Linzy [00:05:50] And I love that you had those supportive coworkers. Like, I feel like there’s that whole thing of, you know, you’re the sum of the five people you spend the most time with or whatever. And just the influence that people have around us. And I think so many therapists and practitioners, when they do work at like, agencies or hospitals, it can become such a demoralizing environment where the people around you are like, burnt out because they’ve been there longer than you. And you actually get the opposite message so often where it’s like, well, this is how it is. And like I came up in social work and that is the social work way. Where you’re just like, Well, that’s it. You go home at night, you drink wine, don’t forget your wine. There’s a lot of jokes about wine in social work, which is like, uh oh, like red flag, right? But what I’m hearing is you actually had these folks who almost like showed you the escape hatch. Who were like, hey, there’s also this other way that you can, like, either make more money now, but it also ultimately is how you got out of an environment that sounds like it would have probably worn you down quite a lot over time.
Jena [00:06:41] Definitely. Right. So I owe a lot to mentorship, right? Like having – if they hadn’t have mentored me early on, none of this probably would have happened. And I’ll come back to that later because mentorship is something that continues to be a part of my role in the programs that I do. But basically what happened is, you know, I started my own practice, I started seeing, you know, I started with like three or four clients. I worked up to about 12, like again on the side of this job, that was a crazy time, but whatever, it was fine. And at some point my friends from, you know, grad school and other places started asking me, like, Jena, how are you doing this? Like, What are you doing? And so I started to tell them and then I was like, you know, there’s really no information for speech language pathologists about how to start private practices. Like I could probably figure out how to put some information up on the internet that people could download and that I could charge for. And so that’s what I did. So like, you know, nights and weekends, this is before I had kids, I would – that’s what I did. I would, you know, play around on the Internet and figure out how to take what I was doing in my own private practice and teach other people how to do it step by step. Because, again, there just – there literally wasn’t any information and people were hungry, like people wanted that information. And that was also really interesting to me because it was like another source of income, right? So then I had like, until I left my job at the hospital, but like for a while I had like the hospital money, the private practice money and the independent clinicians, the name of my company, I had the money from that. And that was really cool and I really felt like I was fulfilled in terms of like, I would – I had patients, that I was working with, that I loved, they loved me. I was doing my best work. And then I was also able to serve my – the therapists who were purchasing my products and starting their own practices. And so that really got me to think about like, not only the income, which was admittedly very cool, but also the impact. And then at some point a couple of years later, I made the decision to make my practice a lot smaller and then eventually, actually basically close it so that I could grow the independent clinician and teach infinitely more people how to start their own practices, because then they would have their own clients. And so, like, I could serve exponentially more people through teaching people how to start their own private practices than I could at my own practice. And so, that’s been a really cool journey for me.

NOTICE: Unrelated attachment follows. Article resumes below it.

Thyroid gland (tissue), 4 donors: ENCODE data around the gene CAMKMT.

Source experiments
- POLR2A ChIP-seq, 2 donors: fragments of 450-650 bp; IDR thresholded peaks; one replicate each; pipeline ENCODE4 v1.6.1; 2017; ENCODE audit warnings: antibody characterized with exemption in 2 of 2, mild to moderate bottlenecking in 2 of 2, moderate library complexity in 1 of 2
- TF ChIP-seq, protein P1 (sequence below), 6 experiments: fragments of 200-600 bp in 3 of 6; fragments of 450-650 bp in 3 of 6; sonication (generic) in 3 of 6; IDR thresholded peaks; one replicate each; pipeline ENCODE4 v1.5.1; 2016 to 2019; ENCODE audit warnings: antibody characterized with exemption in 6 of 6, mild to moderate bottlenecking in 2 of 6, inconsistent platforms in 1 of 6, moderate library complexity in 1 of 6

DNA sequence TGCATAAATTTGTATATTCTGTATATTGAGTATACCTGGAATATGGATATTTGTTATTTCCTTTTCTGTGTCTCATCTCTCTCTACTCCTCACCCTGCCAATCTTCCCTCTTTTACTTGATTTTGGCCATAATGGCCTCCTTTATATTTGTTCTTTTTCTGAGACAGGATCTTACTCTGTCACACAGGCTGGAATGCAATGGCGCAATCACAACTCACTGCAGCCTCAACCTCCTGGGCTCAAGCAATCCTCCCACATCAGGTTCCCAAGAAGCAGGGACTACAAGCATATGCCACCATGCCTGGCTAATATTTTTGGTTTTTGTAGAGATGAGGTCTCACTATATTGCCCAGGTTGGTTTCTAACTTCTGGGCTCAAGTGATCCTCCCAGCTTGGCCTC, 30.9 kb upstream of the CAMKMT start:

Linzy [00:09:08] It’s a very cool journey and I relate a lot to your journey. I feel like I could, like change out some words and a very similar story and something that I notice about you and I always see about you Jena, is like you have such spark, right? In terms of just like seizing an opportunity, and being like, well, I could put something on the internet, I could do that. Right. And I think sometimes I think for folks listening to the podcast, it’s like you might have something that you know you have a unique passion and gift about or something that everybody asks you about, right? Like that’s always a clue is like, what do other people around you ask you about? Or they’re, like struggling and you’re like, Oh no, it’s like this way, right? Like you’ve got a solution that you figured out which other people, it just doesn’t come naturally to them. I think for a lot of folks listening, you might already know what that thing is for yourself, right? And whether that’s something that’s part of your field already in the work that you do or whether it’s something different. You know, we all have these kind of unique gifts and I love Jenna that you just go for yours because I think so often we can spend five or ten years contemplating, well, I could do this thing, but like, I’m busy with clients or like I’m tired and those things are true, you are tired and busy with client. But what I’m hearing from you and what I see in you is like, the possibilities that happen when you just go for it and build that thing, even if it’s like a push. And for a little bit it might feel hard. The possibility and the increased impact that that opens up for you kind of on the other side of that creation journey.